The tidal range here is less than 1m (compare this to 4m at Belfast), but what the Straits of Moyle lack in rise and fall they more than make up for in speed and strength of current. Anyone who travelled on the now defunct Ballycastle / Campbeltown car ferry will have experienced first hand the powerful impact of the tidal flow on their line of crossing!
In the time of the colliery there was a wooden pier projecting just to your left from the rocks below, It must have been a hazardous business shipping coal from under these great cliffs.
If your mobility or flexibility is limited, the cottages are a good point to turn back and retrace your steps to the point where you left the surfaced Murlough Road above. The coastal route ahead contains a 350m section with no track and it is necessary to ‘clamber’ along a rough shoreline where a slip could result in a twist or sprain (remember there is no mobile signal here).
Otherwise return to the overgrown track and continue gently downhill for the next 250m.
You will pass another ruin below, almost on the rock shore. The wallsteads tell of a substantial multi-storey building – some form of barn or warehouse. Interestingly the OS first series (1832 – 1846) shows ruins here, and at the location of the cottages. The second series (1846 – 1862) shows buildings in both locations – so both sites may well have had a previous life and function.
Your path fades to nothing as you reach the rocky shore at Portdoo. You now have 350m of slow progress, picking your way above the shore-line. In September 2019 there was a clear, well used sleep track here – but what is easy for four-legged sheep is not so good for two-legged walkers! Be warned.
Ahead the rocky Drumnakill headland comes back into view – its base is your target where firm footing awaits on another old miners track.
As you approach Drumnakill headland the line of a clear and level track, cut and built through the cliff foot boulder field becomes clear. This is a substantial piece of engineering, reminiscent of the mysterious ‘Old Coach Road’ of Orlock Head. That causeway was built by Welsh miners, but this one seems to pre-date the Colliery workings and may instead relate to older inhabitants of this land. Drumnakill is the site of an ancient Christian Church (we will see ruins later). However, irrespective of era the original purpose of this dead-end-track is not clear.
Straight and level – this track is a railway grade ‘permanent way’ before its time!
You now enter the relatively dry and fertile pasture of Drumnakill where sheep safely graze in significant numbers. Tree lined hedges and dry stone walls frame an idyllic landscape which seems a world apart from the barren rocky shoreline you traversed to get here. As always, hidden geology will play its part, but so too will have many generations of farmers’ care. Seaweed, which is rich in multiple chemicals, would have been fetched and spread here, but as you will see shortly, an alternative soil improver was also readily available.
As your path crosses the pasture and joins the tarmac road, continue straight ahead where you will shortly pass a lime kiln. Presumably this would have burnt locally mined coal as it turned chalk into quicklime which could be used to improve the natural acid soils of the surrounding fields. The quicklime was also needed for white-wash and mortar so the owners of Murlough Bay would have once had control of a key economic resource.
The OS first series (1832-46) shows a significant house at the end of a winding drive in the woods just above the track and the current day townland name of ‘Bighouse’ is suggestive.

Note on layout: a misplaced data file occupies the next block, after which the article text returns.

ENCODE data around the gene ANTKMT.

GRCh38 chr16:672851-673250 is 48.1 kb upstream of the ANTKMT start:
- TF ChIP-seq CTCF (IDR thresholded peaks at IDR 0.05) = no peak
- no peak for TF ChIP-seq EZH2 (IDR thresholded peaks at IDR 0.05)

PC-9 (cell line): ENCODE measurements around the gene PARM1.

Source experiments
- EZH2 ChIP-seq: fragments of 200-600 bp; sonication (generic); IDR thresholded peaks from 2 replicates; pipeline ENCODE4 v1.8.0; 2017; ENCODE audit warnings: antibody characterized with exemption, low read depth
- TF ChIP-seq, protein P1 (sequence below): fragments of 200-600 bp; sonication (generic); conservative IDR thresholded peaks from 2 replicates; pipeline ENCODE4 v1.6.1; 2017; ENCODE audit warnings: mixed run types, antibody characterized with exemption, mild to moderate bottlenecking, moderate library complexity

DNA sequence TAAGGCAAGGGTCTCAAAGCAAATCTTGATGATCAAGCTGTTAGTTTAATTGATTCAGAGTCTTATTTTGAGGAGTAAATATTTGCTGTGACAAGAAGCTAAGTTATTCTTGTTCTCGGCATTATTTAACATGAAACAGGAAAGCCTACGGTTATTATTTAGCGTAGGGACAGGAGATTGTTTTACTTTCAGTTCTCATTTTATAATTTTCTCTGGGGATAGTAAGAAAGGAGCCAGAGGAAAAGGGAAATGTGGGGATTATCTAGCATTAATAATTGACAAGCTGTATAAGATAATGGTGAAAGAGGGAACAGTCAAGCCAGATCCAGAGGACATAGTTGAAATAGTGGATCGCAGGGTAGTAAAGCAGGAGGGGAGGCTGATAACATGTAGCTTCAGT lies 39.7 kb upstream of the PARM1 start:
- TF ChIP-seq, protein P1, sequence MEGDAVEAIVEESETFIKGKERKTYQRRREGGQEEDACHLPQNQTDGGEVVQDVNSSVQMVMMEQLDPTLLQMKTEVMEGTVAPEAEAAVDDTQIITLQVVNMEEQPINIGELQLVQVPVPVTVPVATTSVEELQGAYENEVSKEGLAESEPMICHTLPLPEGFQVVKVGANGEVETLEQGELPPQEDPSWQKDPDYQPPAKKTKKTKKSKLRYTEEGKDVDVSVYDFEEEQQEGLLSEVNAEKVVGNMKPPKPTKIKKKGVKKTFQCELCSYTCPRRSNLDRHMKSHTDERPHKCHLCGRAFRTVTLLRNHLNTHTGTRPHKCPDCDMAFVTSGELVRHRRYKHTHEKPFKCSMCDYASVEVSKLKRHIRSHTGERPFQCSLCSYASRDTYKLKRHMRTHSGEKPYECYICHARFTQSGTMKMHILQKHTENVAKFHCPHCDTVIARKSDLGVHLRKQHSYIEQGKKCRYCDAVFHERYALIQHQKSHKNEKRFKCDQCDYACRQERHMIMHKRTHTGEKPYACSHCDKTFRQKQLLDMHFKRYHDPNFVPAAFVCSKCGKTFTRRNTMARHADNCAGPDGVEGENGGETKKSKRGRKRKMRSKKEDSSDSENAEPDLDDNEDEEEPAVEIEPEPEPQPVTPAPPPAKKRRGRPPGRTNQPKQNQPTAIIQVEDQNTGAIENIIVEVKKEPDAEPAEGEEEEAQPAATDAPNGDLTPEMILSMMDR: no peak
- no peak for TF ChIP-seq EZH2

You now pass through gate by a small cottage (now a bothy) with rock stacks to your right. Around the next bend you come to the Murlough Cottage at the end of the road. This is a private dwelling so please respect this.
There is a small dirt path which passes the house on the seaward side and continues beyond, but for this route it is your point to turn back. On the plus side the views are now even better as you are now walking directly towards Fair Head.
Look out for the interesting square banked form on the headland. Maybe an old sheep pen or perhaps something older and more interesting.
Follow the tarmac road back past the junction with the Drumnakill headland path. After a further 150m leave the tarmac road and strike out along the sheep pasture to gain easy access to higher ground (avoid the line of low crags). Now head seaward above the rocky slope until on rounding some rocks you come to the remains of an ancient church, just below an isolated tree.
I have visited the sites of many early Christian Irish churches, but can’t think of a more dramatic site than this. Here the characteristic tiny rectangular footprint and thick walls seem to have been augmented by at least cosmetic care. The whitewashed (appropriately) altar suggests ongoing modern use.
This church would have once been at the heart of a community here, with fishing, farming and almost certainly sea-borne trade and exchange. Look around and imagine it if you can.
Return to the tarmac road and begin your ascent along the tree lined route. As you climb, look back for an overview of the the headland. Geologically this is all a land slippage and you may have seen clues that even today land movement continues with displaced roadside reflectors and indeed a warning road sign!
As the track levels you come to a hairpin bend, rejoining your earlier route. Stay with the tar and continue your climb, always bearing in mind the possibility of meeting a descending car on this narrow way. Just under a kilometre will bring you back to the car park on the lip of the bay.
Route Map to Download and Print (PDF)
- Lime Kilns (Oughterard Heritage Site) – short article on Kilns in Ireland
- Burning the Bones of the Earth: Lime Kilns (Low-tech Magazine) – detailed item with comments
- Survey of Lime Kiln at Murlough Bay County Antrim (Ulster Archaeological Society)